While Germans throughout the past two centuries harboured this ‘eliminationist anit-Semitic attitude’ towards the Jewish people, ‘only with the control of Eastern Europe could Germans finally act upon Hitler’s pre-existing exterminationist intentions.’ Goldhagen attributes to Germans a general voluntarism and enthusiasm for cruelty in performing their assigned and self-appointed task of exterminating Jews. Goldhagen maintains that all other ways of explaining German anti-Semitic behaviour during the various phases of discriminatory Nazi policy have failed for some reason. The only viable explanation must be, so Goldhagen argues, that Germans were somehow pre-disposed to kill Jews. His claims rests on an analysis of the actions of ordinary Germans, the Police Battalion 101 and their general willingness to execute the exterminationist orders of the Nazi leadership. He then claims that ‘all conventional explanations explicitly or implicitly posit universal human traits’ so that explanations must hold true for everyone. Something Goldhagen insistently rejects. This, he exclaims, is ‘obviously and demonstrably false’. He uses a two-pronged, methodologically questionable, strategy however. First, his thesis undergoes a daring generalisation when he claims that the actions of some Germans, those who willingly engage in mass murder, are indicative of the attitudes of all Germans (something that implicitly accepts by the way the Nazi assumption that assimilated German Jews are not Germans!). The second step is even more audacious methodologically. On some grounds he now claims that this attitudes is a trait specific only to Germans, no one else. He writes:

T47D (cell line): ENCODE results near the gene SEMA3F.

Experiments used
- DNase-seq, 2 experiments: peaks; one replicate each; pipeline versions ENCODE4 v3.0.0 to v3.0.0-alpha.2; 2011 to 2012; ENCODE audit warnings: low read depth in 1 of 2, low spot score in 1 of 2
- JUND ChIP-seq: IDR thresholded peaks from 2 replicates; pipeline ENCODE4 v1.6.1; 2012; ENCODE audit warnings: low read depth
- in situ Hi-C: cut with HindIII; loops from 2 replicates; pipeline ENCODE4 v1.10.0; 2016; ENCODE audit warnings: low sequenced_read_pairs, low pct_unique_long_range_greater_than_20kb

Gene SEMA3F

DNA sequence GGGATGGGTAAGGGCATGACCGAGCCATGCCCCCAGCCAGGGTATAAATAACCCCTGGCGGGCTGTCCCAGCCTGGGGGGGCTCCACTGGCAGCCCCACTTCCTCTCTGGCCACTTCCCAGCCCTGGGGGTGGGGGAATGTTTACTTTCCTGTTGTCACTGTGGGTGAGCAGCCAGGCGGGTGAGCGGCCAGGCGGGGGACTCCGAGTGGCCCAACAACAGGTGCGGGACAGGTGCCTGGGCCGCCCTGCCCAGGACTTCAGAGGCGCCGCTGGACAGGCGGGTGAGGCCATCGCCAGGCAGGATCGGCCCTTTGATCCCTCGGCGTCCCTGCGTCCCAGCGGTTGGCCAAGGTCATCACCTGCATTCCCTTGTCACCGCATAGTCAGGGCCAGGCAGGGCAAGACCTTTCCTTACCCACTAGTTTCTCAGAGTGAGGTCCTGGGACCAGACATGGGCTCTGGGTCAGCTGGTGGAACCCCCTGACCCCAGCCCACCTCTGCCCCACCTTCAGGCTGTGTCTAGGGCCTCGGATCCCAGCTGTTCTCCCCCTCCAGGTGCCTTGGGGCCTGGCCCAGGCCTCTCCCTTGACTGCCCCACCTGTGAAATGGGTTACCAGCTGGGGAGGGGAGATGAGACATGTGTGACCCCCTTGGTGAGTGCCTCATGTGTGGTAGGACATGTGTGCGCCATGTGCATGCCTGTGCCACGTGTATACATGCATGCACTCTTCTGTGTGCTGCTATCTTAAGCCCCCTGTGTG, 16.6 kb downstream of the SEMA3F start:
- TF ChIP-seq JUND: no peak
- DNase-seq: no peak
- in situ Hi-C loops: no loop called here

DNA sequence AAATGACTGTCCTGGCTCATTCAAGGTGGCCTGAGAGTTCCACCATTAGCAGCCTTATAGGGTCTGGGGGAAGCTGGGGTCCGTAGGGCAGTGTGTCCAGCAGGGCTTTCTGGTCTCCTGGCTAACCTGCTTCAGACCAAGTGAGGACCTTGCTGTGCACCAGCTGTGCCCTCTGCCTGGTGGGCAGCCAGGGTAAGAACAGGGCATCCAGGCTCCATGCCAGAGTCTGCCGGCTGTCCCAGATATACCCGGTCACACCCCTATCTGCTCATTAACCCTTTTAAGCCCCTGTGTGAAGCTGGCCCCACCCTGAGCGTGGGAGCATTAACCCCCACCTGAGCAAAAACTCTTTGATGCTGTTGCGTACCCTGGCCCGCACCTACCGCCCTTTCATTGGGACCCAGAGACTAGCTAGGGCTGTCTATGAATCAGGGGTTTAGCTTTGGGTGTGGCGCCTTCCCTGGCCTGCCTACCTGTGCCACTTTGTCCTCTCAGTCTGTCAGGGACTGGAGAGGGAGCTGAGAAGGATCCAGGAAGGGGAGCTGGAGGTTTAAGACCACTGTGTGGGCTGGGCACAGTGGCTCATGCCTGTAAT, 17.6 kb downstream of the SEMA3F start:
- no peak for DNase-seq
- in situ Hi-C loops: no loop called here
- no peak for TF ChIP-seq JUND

‘The one explanation adequate to these tasks holds that a demonological anti-Semitism, of the virulent racial variety, was the common structure of the perpetrators cognition, and of German society in general.’